I often get questions starting with these words, “What’s the best exercise for…” fill in the blank. What’s the best exercise for a deeper voice? What’s the best exercise for better projection? What’s the best exercise for speaking clearly? And so on.
I feel badly trying to answer such questions because there’s no way to give them what they want. You can probably guess why. There’s no such thing as one exercise that will produce that kind of result.
Think about it. No baseball player would ask, “What’s the best exercise for hitting home runs,” or, “What’s the best exercise for catching fly balls?” You instinctively know it’s more complicated than that. No athlete, no musician, does just one exercise. Their performance is the outcome of many exercises.
I think this simplistic expectation stems from a wrong perception of what exercises do. Exercises don’t produce results; exercises develop and reinforce skill. You need a whole range of exercises to develop the range of skills necessary for optimal performance. Exercises are more like building materials. They’re not like pop-up tents.
A speaking voice that’s strong, clear, rich and expressive is the product of many skills working in complex coordination. All these skills need to be developed and working together to produce the desired outcome. In fact, there are many possible exercises you could do to develop each skill, and each exercise has its strengths and benefits. There’s no such thing as one best exercise, though coaches might have their favorites.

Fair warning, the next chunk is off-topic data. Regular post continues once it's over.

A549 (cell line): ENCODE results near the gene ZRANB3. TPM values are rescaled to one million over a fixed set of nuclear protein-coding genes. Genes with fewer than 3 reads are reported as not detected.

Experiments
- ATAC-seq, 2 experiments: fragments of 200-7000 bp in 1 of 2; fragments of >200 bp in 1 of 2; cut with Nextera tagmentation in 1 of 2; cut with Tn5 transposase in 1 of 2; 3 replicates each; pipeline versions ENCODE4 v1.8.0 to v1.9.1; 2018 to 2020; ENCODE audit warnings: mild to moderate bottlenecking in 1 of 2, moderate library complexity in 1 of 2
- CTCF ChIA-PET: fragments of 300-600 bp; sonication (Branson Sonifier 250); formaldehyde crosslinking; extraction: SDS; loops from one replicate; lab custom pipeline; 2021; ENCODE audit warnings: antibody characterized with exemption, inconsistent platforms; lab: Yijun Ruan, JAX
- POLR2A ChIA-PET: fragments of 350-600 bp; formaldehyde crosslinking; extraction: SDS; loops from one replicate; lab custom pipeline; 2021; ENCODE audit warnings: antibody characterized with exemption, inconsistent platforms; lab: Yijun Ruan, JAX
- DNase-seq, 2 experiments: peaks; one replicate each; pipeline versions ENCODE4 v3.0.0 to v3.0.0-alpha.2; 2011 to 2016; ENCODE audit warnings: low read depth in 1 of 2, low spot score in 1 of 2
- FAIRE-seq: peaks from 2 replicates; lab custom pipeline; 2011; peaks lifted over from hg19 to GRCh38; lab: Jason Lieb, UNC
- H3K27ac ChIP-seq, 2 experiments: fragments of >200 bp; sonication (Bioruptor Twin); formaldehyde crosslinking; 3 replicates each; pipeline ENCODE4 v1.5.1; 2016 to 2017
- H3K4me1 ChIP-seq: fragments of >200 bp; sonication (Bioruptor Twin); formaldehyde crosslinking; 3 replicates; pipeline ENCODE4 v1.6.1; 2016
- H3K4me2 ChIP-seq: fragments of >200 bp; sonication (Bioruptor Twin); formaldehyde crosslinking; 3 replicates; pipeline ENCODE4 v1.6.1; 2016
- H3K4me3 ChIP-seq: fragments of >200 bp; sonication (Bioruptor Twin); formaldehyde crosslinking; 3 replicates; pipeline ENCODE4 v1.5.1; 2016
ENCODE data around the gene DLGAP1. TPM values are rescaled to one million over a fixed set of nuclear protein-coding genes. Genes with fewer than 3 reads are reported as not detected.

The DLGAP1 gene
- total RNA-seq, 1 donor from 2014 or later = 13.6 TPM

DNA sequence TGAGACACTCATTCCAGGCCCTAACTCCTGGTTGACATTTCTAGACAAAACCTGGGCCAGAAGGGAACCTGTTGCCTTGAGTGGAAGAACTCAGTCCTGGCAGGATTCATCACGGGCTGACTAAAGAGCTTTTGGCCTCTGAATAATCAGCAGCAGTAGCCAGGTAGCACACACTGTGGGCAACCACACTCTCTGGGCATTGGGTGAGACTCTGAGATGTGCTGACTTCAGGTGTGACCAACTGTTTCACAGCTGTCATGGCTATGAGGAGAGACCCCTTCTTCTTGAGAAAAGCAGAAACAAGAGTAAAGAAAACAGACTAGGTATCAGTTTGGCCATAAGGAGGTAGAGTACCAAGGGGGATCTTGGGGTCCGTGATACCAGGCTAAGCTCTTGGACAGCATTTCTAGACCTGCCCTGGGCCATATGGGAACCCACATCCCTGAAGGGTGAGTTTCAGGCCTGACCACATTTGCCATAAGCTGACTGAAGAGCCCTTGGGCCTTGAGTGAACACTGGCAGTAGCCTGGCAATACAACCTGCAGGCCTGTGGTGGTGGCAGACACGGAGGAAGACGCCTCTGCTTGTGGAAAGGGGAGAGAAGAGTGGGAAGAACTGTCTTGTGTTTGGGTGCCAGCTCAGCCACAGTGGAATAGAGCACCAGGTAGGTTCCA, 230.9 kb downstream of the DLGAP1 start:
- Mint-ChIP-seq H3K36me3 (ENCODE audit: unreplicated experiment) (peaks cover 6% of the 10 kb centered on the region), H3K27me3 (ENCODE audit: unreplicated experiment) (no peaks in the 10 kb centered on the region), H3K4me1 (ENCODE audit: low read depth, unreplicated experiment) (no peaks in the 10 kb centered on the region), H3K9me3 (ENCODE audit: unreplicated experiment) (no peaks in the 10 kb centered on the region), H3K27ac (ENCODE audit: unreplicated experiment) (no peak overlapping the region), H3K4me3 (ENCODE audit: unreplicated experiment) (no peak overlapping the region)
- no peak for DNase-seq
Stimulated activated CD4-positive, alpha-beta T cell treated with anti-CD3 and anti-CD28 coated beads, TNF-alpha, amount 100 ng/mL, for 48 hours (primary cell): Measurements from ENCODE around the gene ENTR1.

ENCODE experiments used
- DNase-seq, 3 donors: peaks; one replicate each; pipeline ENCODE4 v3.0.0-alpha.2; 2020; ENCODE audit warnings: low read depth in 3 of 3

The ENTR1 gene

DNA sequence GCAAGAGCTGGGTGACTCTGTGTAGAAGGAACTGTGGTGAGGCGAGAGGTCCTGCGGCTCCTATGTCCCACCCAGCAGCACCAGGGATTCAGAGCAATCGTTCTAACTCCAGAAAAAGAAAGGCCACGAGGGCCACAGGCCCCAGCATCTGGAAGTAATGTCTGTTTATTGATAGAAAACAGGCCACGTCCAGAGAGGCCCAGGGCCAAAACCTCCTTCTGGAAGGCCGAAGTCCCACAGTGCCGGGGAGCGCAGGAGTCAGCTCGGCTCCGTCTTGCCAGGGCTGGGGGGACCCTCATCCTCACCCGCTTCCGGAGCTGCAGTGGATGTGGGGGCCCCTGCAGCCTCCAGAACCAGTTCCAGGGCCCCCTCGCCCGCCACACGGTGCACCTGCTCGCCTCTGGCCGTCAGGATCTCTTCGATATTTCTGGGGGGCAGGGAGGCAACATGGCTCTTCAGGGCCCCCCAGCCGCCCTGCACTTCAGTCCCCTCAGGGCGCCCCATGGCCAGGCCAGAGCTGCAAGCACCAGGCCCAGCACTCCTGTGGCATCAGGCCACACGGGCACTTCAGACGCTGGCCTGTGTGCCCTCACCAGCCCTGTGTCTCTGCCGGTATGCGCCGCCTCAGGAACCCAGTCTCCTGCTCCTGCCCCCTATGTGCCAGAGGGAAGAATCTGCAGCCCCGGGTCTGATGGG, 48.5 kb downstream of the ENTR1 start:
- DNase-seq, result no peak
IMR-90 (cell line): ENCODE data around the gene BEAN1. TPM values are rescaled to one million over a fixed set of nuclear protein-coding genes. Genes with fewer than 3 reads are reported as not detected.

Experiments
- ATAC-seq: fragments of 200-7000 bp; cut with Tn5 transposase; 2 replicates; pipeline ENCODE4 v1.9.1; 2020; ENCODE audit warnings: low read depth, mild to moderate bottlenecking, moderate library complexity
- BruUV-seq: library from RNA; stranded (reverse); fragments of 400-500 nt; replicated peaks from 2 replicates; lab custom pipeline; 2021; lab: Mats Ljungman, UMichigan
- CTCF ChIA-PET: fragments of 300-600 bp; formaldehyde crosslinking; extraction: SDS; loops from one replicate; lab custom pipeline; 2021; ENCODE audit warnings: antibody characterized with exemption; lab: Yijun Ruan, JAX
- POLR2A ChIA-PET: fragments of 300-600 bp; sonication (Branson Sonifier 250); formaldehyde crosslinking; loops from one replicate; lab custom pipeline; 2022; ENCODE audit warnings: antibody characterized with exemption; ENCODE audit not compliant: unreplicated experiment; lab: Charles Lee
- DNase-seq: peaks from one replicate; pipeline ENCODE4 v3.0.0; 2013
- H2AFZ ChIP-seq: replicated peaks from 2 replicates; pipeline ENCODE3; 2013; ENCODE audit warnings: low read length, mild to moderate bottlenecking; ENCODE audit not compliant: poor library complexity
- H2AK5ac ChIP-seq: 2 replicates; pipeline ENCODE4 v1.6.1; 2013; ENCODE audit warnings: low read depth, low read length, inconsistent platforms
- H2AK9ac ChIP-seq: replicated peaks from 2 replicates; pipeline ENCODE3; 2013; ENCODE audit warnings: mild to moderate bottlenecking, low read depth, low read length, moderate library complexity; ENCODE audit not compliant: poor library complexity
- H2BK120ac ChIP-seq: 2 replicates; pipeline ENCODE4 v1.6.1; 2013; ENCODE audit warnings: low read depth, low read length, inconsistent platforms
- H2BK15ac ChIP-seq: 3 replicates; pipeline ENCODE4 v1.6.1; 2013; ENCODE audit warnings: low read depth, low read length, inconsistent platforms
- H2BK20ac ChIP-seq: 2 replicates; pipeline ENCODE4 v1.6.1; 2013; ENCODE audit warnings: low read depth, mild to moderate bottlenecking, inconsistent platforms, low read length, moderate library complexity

Improving any aspect of your speaking voice demands attention to three elements: relaxation, breathing and resonance. All three are essential. Furthermore, there isn’t one exercise that can make you relaxed, or one exercise to teach you to breathe. In my basic training, there might be ten exercises for each of those three elements—and that’s the simple version of the program.
I know experts tend to make things seem complicated, maybe more complicated than they need to be, but it’s also true that beginners want to oversimplify. A good teacher needs to simplify the approach so the student isn’t overwhelmed, but a good student needs realize that reaching their goals might involve more than learning one or two exercises they can do in their car.
If you want to improve your speaking voice in a noticeable and lasting way, don’t waste your time looking for one exercise. Common sense tells you that developing a clear, confident and credible speaking voice requires an approach that’s well informed and covers the essentials. Designing your program with that kind of perspective and realism will only enhance your chances of success.
For some of my favorite exercises to help you enhance your speaking voice, click the link in the description box and enroll in the free video mini course, The Sound of Success.